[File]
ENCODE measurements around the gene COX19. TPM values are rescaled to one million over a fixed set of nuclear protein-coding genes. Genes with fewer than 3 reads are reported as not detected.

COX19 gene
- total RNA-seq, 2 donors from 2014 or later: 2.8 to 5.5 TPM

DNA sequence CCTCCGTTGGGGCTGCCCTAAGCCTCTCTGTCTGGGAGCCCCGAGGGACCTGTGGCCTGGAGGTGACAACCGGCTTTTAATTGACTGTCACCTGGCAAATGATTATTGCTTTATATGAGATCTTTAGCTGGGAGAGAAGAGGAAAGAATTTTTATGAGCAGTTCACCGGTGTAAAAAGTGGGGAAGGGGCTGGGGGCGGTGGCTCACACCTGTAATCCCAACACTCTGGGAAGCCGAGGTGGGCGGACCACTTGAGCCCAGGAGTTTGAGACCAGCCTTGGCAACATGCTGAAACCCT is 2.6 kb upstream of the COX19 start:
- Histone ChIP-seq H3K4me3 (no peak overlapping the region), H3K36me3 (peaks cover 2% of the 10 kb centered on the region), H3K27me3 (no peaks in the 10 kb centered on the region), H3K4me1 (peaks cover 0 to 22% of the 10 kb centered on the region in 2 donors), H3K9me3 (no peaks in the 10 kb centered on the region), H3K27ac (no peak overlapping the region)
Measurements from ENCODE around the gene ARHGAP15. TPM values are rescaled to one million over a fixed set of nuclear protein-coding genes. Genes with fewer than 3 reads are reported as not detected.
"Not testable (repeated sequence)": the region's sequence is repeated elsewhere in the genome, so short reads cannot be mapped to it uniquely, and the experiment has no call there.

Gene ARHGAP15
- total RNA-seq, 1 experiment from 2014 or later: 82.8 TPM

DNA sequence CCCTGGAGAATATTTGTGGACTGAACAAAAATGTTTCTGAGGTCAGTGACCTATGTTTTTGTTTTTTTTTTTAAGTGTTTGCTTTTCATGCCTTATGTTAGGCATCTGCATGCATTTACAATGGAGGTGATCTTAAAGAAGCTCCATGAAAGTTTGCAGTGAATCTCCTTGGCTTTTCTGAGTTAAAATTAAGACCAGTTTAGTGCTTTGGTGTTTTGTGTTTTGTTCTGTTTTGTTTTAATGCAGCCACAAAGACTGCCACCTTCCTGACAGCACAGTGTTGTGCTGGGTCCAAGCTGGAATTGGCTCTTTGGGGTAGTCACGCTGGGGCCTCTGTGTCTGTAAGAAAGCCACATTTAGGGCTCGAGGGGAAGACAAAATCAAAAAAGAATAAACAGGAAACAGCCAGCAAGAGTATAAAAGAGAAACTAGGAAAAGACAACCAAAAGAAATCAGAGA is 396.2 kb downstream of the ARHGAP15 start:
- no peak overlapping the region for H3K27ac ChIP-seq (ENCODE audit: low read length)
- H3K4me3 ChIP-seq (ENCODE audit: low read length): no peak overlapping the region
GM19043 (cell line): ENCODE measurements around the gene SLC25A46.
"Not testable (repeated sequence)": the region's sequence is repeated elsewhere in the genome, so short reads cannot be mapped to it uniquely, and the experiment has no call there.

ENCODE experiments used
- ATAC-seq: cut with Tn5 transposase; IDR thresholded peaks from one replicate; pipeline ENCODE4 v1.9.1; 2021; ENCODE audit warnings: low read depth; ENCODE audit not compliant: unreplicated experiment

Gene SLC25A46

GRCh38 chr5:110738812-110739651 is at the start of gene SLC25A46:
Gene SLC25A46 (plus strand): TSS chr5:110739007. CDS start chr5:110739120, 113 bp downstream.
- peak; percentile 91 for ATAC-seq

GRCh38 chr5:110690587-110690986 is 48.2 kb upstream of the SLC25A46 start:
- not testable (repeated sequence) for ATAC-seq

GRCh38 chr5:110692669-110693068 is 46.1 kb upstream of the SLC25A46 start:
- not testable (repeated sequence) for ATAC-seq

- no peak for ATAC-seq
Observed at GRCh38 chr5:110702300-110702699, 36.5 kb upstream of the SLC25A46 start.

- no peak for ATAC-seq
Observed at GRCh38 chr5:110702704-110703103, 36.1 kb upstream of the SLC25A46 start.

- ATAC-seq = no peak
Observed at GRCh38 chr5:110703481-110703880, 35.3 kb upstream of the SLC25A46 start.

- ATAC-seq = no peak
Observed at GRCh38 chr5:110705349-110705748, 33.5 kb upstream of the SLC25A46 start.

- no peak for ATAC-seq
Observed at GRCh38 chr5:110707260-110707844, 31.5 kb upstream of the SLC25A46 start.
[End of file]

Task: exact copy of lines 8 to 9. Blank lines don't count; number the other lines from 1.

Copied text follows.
Gene ARHGAP15
- total RNA-seq, 1 experiment from 2014 or later: 82.8 TPM